Traditional invoice finance requires you to repay the cash advance with costs. You sell your invoices at a discount to the invoice factoring provider with invoice factoring.

This also entails the invoice factoring firm collecting money from your clients in most circumstances.

Line of Credit for Accounts Receivable

An accounts receivable line of credit is a sort of invoice financing in which unpaid invoices are used to finance a credit line. 

Your invoices secure the line of credit in this situation, and the amount you get on the line is typically up to 85 percent of the value of those invoices.

You pay an interest rate depending on your balance with an accounts receivable line of credit, and when a client pays their invoice, the money is taken from your current balance. 

Furthermore, some lenders may charge you a draw fee each time you use the credit line.

Best Invoice Financing Companies

Porter Capital 

Triumph Commercial Finance


“At the most basic level, any small firm with a business-to-business model that currently has outstanding receivables is eligible for invoice financing.”

How to Qualify for Invoice Financing

Invoice finance is far more accessible than other sorts of company loans. At the most basic level, any small firm with a business-to-business model that currently has outstanding receivables is eligible for invoice financing.

Some of the conditions for invoice financing will differ depending on the specific lender or firm. When deciding whether or not you qualify for financing, invoice finance businesses will often look at the quality of your invoices as well as your clients' payback history.

Although typical company loan criteria may be less significant with invoice financing, lenders will almost certainly consider aspects such as your credit score, time in business, and yearly revenue.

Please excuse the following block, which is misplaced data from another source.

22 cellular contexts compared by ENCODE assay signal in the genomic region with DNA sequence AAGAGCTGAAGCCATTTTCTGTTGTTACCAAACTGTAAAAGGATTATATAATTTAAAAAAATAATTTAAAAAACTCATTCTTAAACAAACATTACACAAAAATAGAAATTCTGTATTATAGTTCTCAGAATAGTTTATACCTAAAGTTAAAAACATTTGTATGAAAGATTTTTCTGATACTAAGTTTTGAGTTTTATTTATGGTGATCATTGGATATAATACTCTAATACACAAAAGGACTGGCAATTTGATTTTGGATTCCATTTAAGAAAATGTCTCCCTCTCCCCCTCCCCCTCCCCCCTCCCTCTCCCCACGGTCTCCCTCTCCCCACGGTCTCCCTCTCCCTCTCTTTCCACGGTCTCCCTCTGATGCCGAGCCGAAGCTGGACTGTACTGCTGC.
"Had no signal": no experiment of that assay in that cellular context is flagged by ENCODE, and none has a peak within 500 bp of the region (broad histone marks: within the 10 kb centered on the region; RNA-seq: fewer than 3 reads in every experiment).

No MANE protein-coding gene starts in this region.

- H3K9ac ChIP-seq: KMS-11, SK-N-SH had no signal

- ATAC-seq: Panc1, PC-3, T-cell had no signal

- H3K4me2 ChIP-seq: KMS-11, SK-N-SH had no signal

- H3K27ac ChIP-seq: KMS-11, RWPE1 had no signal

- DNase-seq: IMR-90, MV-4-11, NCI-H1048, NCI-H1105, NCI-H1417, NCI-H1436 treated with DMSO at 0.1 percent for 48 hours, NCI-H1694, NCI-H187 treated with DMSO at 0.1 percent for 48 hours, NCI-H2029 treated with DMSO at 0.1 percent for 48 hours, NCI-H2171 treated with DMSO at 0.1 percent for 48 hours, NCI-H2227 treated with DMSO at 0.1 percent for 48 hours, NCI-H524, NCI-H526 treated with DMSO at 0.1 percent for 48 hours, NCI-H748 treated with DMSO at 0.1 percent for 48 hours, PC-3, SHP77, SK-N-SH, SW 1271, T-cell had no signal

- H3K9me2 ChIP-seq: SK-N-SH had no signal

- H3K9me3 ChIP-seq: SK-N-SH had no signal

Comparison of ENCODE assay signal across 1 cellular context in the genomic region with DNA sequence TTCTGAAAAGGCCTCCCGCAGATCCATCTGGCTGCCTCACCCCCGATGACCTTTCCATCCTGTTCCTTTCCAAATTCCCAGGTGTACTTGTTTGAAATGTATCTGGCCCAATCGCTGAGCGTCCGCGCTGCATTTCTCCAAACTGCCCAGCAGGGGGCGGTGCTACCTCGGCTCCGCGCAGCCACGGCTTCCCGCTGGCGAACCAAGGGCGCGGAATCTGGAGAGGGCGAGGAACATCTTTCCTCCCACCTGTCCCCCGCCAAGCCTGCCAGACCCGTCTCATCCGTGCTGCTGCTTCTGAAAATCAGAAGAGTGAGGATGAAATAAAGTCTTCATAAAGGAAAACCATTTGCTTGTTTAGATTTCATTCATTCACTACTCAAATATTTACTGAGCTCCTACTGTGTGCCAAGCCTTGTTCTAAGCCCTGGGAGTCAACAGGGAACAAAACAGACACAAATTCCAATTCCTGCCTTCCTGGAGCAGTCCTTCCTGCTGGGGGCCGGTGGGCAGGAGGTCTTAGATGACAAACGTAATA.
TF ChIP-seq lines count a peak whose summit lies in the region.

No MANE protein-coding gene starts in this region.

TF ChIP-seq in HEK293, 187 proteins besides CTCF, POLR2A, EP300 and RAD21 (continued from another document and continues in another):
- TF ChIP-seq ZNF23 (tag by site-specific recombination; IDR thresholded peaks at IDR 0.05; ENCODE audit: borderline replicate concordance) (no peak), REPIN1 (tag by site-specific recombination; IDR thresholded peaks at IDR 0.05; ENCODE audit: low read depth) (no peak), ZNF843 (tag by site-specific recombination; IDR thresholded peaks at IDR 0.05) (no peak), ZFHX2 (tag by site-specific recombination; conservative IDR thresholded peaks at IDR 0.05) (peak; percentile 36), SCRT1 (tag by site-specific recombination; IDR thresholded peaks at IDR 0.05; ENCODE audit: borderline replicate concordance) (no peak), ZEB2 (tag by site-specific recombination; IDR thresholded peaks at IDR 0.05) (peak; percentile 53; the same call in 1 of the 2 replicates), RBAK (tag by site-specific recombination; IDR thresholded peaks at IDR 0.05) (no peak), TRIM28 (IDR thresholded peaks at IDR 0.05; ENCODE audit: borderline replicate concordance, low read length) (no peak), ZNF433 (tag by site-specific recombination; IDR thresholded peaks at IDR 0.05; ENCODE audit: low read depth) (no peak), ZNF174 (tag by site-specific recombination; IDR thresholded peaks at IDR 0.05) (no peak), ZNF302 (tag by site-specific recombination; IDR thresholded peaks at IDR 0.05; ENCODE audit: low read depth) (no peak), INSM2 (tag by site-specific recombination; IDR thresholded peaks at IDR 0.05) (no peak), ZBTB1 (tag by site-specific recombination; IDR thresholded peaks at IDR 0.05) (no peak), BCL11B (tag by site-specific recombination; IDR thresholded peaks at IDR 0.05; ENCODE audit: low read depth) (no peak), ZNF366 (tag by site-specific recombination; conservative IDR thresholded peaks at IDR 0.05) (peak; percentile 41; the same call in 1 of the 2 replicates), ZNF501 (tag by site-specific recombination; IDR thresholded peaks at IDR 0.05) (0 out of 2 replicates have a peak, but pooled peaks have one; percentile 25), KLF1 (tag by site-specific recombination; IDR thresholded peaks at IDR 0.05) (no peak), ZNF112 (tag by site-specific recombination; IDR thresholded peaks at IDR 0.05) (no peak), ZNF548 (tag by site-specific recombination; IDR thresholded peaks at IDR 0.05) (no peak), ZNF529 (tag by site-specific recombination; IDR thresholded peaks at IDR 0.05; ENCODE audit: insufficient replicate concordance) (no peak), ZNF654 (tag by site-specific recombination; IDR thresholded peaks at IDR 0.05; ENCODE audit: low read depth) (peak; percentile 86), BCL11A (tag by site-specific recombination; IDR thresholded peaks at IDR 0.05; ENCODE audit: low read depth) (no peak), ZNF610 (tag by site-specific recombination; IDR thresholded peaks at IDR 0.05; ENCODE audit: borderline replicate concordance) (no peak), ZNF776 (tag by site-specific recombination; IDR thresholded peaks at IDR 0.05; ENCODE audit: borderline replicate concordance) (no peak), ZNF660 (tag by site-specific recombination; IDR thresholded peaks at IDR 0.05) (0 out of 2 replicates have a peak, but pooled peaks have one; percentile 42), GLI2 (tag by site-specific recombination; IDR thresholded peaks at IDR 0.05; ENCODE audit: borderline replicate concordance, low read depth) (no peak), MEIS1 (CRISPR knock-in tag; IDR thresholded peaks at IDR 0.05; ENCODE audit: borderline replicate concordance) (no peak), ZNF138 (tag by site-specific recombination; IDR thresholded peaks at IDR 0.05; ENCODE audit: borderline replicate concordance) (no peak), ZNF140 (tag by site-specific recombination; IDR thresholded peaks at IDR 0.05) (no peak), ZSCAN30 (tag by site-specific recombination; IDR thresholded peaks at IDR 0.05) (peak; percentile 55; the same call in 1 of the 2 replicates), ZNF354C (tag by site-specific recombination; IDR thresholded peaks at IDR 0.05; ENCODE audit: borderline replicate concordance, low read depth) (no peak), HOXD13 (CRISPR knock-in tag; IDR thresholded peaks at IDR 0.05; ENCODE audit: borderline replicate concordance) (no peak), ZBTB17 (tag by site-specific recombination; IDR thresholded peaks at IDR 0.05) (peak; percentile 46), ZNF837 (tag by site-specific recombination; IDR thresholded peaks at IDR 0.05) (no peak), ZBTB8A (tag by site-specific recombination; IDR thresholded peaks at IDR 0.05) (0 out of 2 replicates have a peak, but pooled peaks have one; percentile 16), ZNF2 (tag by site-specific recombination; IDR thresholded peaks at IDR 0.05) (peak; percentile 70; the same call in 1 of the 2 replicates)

In this scenario, as with all forms of financing, the greater your company's credentials, the more probable it is to obtain invoice financing with the best rates and conditions.

How to Apply for Invoice Financing

If you believe invoice finance will fulfill your demands, you should look for a suitable lender and begin the application procedure.

Fortunately, invoice financing applications are typically quick and straightforward, especially compared to more traditionally structured loans, like SBA loans. 

As previously stated, your invoice or invoices will be the most significant component of the application process because they will primarily decide the amount and terms of the loan you qualify for.

Of course, depending on the lender, they may need you to provide extra information about your company and finances, such as:

The Bottom Line

In the end, invoice financing is an excellent solution for B2B or service-based organizations seeking to free up cash flow related to outstanding bills. 

In comparison to other types of finance, invoice financing is often simple to qualify for and quick to fund, with many alternative lenders offering online-based, expedited application processes.

However, remember that invoice financing can be costly, especially if your clients are late with their payments. 

As a result, before you choose this sort of financing, you should think about and analyze all of your alternatives to ensure that you choose the best, most inexpensive solution for your company.